More homes on the market is always a good sign for first-time buyers and those looking to move up. There is less competition and makes it that much harder to get a home.
Despite this good news, home sales are still relatively slow overall due to the current health of the housing market.
The National Association of Realtors (NAR) Pending Home Sales Index for February 2014 showed a 10.5 percent decline, compared to the same period in 2013, the eighth-straight month of decline for pending sales. With contract signings stable over the last few months, though, buyer traffic looks to be making a comeback.
Source: Paul Salfen / DSnews.com / April 19, 2014
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An estimated 32,923 new and resale houses and condos sold statewide in March. That was up 28.2 percent from 25,680 in February, and down 12.8 percent from 37,764 sales in March 2013, according to San Diego-based DataQuick.
Last month’s sales were the lowest for a March since 2008, when 24,565 homes sold – a record low for the month of March. California’s high for March sales was 68,848 in 2005. Last month’s sales were 23.9 percent below the average of 43,251 sales for all months of March since 1988, when DataQuick’s statistics begin. California sales haven’t been above average for any particular month in more than eight years.
The median price paid for a home in California last month was $376,000, up 5.9 percent from $355,000 in February and up 20.1 percent from $313,000 in March 2013. Last month’s median sale price was the highest since it was $383,000 in January 2008. This March was the 25th consecutive month in which the state’s median rose on a year-over-year basis, and it was the 16th straight month with a gain exceeding 20 percent.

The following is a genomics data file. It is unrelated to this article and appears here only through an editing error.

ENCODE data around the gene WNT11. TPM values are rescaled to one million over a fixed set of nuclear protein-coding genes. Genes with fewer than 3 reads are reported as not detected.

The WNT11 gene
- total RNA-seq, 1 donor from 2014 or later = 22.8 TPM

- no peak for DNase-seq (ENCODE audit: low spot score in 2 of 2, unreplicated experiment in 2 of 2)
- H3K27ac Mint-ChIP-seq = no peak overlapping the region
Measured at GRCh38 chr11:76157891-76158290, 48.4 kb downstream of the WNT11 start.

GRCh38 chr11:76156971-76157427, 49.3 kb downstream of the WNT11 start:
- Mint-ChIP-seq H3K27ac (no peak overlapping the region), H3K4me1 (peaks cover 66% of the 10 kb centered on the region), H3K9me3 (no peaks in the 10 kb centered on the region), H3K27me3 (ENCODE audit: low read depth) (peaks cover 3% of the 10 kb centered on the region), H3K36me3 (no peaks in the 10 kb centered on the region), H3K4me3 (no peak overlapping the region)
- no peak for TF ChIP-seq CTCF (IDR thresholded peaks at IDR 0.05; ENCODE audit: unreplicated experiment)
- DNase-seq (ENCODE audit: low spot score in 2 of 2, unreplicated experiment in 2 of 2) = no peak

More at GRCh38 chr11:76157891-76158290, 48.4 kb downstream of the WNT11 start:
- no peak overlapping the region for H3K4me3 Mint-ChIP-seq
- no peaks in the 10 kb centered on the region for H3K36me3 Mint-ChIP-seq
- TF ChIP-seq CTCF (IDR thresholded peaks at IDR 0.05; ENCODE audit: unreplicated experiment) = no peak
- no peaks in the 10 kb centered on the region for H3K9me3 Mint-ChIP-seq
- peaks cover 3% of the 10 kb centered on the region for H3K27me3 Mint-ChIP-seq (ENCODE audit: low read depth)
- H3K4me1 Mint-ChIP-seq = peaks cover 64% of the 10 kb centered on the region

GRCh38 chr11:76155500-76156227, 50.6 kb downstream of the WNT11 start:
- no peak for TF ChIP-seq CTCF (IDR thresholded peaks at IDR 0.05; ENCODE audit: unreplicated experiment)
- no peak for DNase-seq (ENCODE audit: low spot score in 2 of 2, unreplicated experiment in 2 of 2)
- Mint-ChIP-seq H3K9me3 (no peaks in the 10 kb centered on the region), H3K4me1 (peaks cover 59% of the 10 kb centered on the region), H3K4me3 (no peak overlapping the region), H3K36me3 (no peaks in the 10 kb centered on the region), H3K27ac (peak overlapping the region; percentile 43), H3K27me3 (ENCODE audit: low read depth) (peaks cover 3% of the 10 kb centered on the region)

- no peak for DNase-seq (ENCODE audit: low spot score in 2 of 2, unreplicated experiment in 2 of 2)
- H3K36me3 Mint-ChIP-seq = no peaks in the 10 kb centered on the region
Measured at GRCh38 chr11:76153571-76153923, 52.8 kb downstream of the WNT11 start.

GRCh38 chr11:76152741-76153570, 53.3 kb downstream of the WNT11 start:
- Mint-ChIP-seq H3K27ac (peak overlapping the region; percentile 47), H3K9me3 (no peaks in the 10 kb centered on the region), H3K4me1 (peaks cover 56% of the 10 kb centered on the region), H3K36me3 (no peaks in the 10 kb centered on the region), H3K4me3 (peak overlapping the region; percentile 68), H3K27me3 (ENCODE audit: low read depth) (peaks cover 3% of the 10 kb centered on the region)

In March/April/May 2007 California’s median sale price peaked at $484,000. The post-peak trough was $221,000 in April 2009.
Of the existing homes sold last month, 7.4 percent were properties that had been foreclosed on during the past year. That was down from a revised 8.0 percent in February and down from 15.0 percent a year earlier. California’s foreclosure resales peaked at 58.8 percent in February 2009.
Short sales – transactions where the sale price fell short of what was owed on the property – made up an estimated 7.4 percent of the homes that resold last month. That was down from an estimated 9.3 percent the month before and 18.7 percent a year earlier.
The typical monthly mortgage payment that California buyers committed themselves to paying last month was $1,496, up from $1,405 the month before and up from $1,134 a year earlier. Adjusted for inflation, last month’s payment was 35.9 percent below the typical payment in spring 1989, the peak of the prior real estate cycle. It was 48.1 percent below the current cycle’s peak in June 2006. It was 60.7 percent above the January 2012 bottom of the current cycle.
DataQuick monitors real estate activity nationwide and provides information to consumers, educational institutions, public agencies, lending institutions, title companies and industry analysts. DataQuick was acquired last month by Irvine-based property information company CoreLogic.
Indicators of market distress continue to decline. Foreclosure activity remains well below year-ago and peak levels reached in the last five years. Financing with multiple mortgages is low, while down payment sizes are stable, DataQuick reported.
Source: DataQuick; DQNews.com / April 16, 2014